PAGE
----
Of course it’s also fun, rewarding and comfortable, but anybody entering into it with the idea that it is going to be moonlight and roses is in for a painful reality check. You know that part about "for better, for worse; for richer, for poorer; in sickness and in health"? Well, the minister is not making that bit up – it pretty well sums up the gist of the thing! But when it works it’s also a wonderful thing. If two people can figure out a way of meshing together their two hitherto separate existences and share every aspect of their lives, 365 days a year, for any significant length of time, something new and surprisingly comforting is created that is both fragile, yet stronger than the two original parts.
And the longer you can maintain this arrangement in a state of approximate equilibrium, without a family murder, the bigger the celebration should be )
Which is why Nick and I renewed our wedding vows in Vegas in 2005, and why in two years time I hope we will be doing so again somewhere in a beach surrounded by friends. This year, though, things are more low key but I could not let our anniversary this week pass by unnoticed! So today while we spent a day cocooned at home I declared it Anniversary Brunch Day and treated us to a little taste of affordable luxury in the shape of smoked salmon eggs Benedict. The ingredients are relatively simple… but together they make up more than the sum of their parts. Like me and Nick.
There is some debate about the origins of eggs Benedict, but is generally accepted to have developed in the USA in the late 1800s. The two stories that are most likely are:
- In 1894, Lemuel Benedict, a Wall Street broker with a hangover wandered into the Waldorf Hotel in New York and ordered "some buttered toast, crisp bacon, two poached eggs, and a hooker of hollandaise sauce". The Waldorf’s legendary chef, Oscar Tschirky, was so impressed that he put the dish on his breakfast and luncheon menus after substituting Canadian bacon for crisp bacon and a toasted English muffin for toasted bread.
- In the 1860s, a Wall Street banker named LeGrand Benedict and his wife, regular patrons of Manhattan’s Delmonico’s restaurant, complained that they were bored by the menu. The response of chef Charles Ranhofer was toasted muffins topped with ham, poached eggs and hollandaise sauce. This version is further supported by the fact that Charles Ranhofer’s cookbook The Epicurean contains a recipe for eggs benedict (although apparently not the first 1984 print).
Either way, it has become a byword for luxury breakfasts and therefore the ideal treat for a cosy morning at home. The only problem is that I’d never poached an egg. Sure, we’re always frying, boiling and scrambling them – even coddling. But never poaching. It always seems like an art, and never having tried it I wasn’t sure if I would master the art. But recently week I saw something on a blog which made me decide to throw caution to the wind and give poaching a go. Nicky of Delicious Days shares with us a novel way of getting your poached eggs into a regular shape: trap them in plastic wrap! Being the proud new owner of a bag of handy resealing clips from Ikea, I decided that the universe was conspiring to steer me down the path of poached eggs – who was I to refuse?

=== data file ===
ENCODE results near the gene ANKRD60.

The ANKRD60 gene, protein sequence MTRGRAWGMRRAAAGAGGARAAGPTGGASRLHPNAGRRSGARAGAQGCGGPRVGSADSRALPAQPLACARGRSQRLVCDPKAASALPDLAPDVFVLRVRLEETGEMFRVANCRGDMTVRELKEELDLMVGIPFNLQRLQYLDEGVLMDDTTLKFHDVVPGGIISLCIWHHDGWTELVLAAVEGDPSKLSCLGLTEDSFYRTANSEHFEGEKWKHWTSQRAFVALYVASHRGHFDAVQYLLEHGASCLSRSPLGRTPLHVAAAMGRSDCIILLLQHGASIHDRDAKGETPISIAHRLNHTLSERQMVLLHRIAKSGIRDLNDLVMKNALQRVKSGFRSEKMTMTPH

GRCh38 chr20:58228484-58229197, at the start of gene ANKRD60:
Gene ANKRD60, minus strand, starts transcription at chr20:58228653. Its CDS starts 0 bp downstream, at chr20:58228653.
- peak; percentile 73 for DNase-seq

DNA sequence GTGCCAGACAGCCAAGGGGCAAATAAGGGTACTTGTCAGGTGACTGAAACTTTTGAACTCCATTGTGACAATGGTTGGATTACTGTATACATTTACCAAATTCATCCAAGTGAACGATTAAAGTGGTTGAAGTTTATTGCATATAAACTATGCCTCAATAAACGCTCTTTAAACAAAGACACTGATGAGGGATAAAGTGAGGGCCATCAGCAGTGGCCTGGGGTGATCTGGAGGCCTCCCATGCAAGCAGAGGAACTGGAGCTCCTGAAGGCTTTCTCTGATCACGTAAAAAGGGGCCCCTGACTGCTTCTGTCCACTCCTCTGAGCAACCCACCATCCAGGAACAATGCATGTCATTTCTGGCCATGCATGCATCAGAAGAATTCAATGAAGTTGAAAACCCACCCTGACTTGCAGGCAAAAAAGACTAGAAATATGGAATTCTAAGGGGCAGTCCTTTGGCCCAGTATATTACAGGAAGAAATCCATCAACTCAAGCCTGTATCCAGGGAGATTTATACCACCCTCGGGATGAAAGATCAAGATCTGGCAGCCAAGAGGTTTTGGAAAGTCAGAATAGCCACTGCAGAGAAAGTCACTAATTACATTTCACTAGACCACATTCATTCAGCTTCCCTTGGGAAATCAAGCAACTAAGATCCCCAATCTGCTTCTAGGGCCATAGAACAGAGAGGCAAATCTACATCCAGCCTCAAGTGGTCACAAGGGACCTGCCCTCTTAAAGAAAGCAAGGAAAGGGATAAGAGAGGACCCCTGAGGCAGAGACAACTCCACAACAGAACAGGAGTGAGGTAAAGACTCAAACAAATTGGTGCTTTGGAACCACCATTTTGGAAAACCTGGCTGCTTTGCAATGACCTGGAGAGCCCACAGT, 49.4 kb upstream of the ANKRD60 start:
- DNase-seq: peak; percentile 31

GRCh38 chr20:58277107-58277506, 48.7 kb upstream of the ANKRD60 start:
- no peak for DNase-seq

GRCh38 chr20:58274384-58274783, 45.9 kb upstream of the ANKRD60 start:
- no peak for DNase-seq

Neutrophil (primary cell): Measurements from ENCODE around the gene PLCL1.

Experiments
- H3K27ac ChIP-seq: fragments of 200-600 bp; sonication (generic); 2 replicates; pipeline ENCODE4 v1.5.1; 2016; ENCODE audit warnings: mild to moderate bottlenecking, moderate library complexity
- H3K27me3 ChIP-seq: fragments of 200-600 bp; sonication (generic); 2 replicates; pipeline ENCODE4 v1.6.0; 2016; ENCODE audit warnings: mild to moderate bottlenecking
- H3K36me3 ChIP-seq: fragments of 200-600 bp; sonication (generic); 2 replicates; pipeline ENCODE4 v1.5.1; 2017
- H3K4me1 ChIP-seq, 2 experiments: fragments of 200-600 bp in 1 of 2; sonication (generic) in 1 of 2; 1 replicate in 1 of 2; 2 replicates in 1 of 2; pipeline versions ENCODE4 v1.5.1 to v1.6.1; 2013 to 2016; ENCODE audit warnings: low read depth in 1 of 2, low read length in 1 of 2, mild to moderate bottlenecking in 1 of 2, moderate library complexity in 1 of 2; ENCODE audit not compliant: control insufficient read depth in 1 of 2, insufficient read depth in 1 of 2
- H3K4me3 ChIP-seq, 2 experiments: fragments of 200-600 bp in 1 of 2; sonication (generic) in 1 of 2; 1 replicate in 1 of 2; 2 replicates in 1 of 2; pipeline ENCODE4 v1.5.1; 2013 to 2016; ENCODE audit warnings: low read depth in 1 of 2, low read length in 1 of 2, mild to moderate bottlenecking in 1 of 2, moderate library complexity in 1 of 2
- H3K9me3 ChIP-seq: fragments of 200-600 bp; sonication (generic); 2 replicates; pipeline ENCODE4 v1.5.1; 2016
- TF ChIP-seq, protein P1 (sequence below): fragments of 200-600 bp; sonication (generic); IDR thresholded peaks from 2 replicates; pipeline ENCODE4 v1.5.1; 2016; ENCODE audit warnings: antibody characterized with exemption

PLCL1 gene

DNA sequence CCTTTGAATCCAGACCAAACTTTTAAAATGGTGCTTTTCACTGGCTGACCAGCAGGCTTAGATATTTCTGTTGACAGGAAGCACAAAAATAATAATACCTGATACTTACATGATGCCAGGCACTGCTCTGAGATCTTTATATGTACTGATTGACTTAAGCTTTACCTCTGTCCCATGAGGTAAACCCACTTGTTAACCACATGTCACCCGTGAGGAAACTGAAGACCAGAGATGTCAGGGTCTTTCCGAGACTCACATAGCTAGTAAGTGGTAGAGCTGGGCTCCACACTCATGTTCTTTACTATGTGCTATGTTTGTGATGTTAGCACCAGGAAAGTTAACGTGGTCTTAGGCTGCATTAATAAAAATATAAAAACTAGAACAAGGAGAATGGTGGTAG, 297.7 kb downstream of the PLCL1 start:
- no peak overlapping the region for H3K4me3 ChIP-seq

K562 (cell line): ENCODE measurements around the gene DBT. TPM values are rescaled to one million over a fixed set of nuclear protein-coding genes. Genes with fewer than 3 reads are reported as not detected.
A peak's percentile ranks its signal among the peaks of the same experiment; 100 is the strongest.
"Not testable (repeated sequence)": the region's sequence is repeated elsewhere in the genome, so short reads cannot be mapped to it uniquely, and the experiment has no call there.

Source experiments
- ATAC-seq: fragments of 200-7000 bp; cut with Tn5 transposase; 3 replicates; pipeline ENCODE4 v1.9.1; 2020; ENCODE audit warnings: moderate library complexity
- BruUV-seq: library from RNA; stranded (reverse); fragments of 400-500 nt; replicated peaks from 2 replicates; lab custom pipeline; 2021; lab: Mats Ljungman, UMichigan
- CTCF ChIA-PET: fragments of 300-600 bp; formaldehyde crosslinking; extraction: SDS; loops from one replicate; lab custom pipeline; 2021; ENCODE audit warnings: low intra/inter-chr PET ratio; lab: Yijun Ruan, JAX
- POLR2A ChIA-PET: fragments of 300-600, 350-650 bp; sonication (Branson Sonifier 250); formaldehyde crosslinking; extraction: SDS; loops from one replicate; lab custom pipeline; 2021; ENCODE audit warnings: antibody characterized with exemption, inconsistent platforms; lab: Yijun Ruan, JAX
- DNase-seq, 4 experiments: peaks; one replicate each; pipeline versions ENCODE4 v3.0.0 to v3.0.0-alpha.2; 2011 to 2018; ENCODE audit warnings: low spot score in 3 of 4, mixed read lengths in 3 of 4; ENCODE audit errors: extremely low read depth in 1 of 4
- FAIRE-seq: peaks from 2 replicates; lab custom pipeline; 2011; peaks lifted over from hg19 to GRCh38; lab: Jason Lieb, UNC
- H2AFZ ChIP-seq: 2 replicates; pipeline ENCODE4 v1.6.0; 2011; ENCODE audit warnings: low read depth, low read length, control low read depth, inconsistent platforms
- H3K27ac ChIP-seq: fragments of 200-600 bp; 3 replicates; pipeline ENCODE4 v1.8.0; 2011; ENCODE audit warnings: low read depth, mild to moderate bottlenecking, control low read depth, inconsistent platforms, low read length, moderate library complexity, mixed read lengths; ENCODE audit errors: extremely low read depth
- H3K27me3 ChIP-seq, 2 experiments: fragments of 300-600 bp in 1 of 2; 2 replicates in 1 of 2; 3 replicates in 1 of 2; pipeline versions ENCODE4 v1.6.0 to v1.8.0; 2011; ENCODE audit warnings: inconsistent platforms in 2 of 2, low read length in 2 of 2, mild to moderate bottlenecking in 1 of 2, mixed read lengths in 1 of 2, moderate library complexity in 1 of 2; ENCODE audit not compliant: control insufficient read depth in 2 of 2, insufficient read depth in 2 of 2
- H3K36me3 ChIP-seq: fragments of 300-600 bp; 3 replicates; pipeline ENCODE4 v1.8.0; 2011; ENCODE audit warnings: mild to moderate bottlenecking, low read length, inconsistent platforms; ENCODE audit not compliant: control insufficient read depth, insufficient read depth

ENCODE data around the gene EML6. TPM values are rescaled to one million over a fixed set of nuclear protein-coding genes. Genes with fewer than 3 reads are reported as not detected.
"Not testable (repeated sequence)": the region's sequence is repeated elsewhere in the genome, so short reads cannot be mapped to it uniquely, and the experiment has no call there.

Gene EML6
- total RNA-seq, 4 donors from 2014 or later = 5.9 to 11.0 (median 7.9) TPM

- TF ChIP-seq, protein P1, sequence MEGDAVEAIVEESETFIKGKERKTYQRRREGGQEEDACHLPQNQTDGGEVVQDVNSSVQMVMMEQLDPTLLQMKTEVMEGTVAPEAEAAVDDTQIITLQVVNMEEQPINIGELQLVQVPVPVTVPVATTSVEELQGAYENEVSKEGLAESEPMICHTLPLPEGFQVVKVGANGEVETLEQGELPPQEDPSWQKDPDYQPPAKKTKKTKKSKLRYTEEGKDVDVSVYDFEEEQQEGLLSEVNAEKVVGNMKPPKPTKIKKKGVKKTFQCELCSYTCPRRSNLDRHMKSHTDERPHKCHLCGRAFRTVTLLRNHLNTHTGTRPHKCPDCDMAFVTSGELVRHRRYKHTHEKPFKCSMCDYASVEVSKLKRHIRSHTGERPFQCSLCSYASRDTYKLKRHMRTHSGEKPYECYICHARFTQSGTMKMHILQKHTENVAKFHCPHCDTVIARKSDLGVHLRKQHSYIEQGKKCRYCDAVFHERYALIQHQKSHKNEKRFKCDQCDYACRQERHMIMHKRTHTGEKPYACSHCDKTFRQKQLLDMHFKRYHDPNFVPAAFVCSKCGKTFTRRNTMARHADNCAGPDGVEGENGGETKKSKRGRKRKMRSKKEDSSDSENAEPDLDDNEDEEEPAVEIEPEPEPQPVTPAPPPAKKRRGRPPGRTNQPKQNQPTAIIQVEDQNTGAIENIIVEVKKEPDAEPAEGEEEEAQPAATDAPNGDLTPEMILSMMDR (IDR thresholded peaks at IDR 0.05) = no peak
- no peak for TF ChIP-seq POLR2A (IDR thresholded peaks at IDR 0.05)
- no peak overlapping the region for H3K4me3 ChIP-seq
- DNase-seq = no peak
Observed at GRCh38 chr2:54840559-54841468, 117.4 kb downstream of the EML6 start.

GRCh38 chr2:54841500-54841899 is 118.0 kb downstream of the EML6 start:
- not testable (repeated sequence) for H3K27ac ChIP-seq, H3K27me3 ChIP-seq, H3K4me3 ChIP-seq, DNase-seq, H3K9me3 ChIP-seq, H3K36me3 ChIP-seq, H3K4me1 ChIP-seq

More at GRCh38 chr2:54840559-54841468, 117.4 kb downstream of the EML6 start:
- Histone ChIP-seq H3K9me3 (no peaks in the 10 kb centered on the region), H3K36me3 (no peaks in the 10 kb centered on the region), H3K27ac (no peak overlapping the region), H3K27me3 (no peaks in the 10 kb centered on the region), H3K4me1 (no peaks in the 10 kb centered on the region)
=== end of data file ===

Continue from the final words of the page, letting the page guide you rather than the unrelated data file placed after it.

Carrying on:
Despite slightly overtoasting the English muffins (read: doing too many things at once!) and slightly overpoaching the eggs (read: performance anxiety!), the dish turned out fabulously well and is definitely being added to our brunch repertoire when we feel in need of luxury.
SMOKED SALMON EGGS BENEDICT (serves 2)
2 English muffins
About 100g smoked salmon (I used trimmings because they were in the fridge – probably prettier to use slices)
A jar of Hollandaise sauce (I used Maille)
For this method of poaching you will also need polythene wrap, plastic clips and 4 ramekins for preparing the eggs.
If you are making your own hollandaise sauce, you should probably start by doing that. I decided to be lazy and bought a jar of the excellent Maille hollandaise. Besides, all the eggs in the house were needed for the poached eggs!
Line one ramekin per egg with polythene wrap and brush with a little sunflower oil. Carefully break one egg into each lined ramekin, taking care not to break the yolk. Seal the plastic, trapping a little air inside to keep the surface of the poached egg smooth.
Bring a pot of water to boil, at least 2 inches deep. Lower the egg parcels into the water and boil for 2.5 minutes (for small eggs) or longer (for large eggs or for a solid yolk), turning the parcels every 30 seconds or so to ensure even cooking – the parcels tend to want to lie on one side only! The original recipe suggests removing your eggs after 2.5 minutes and plunging them into cold water to stop the cooking process. I, on the other hand, removed mine and noted that parts of the white were still translucent, and popped them straight back in the boiling water! I think getting the timing just right will take a bit of practice.
Split each muffin into 2 discs and toast lightly (they are meant to be crisp and warm but, ahem, not brown!). Butter each lightly and top with smoked salmon. Remove the eggs from the polythene wrap (they come away fairly easily) and top each muffin half with an egg, then top each egg with hollandaise sauce. What could be easier!
Mine also benefited from a generous grind of black pepper and then just I sat back and enjoyed the delights of brunch… and married life
I’m submitting this post as my entry into this month’s Waiter, There’s Something In My… event, hosted on a rotating basis by Johanna, Andrew and me. The theme Johanna chose was breakfast and you still have until the end of the month to get your inspired breakfast dishes to her!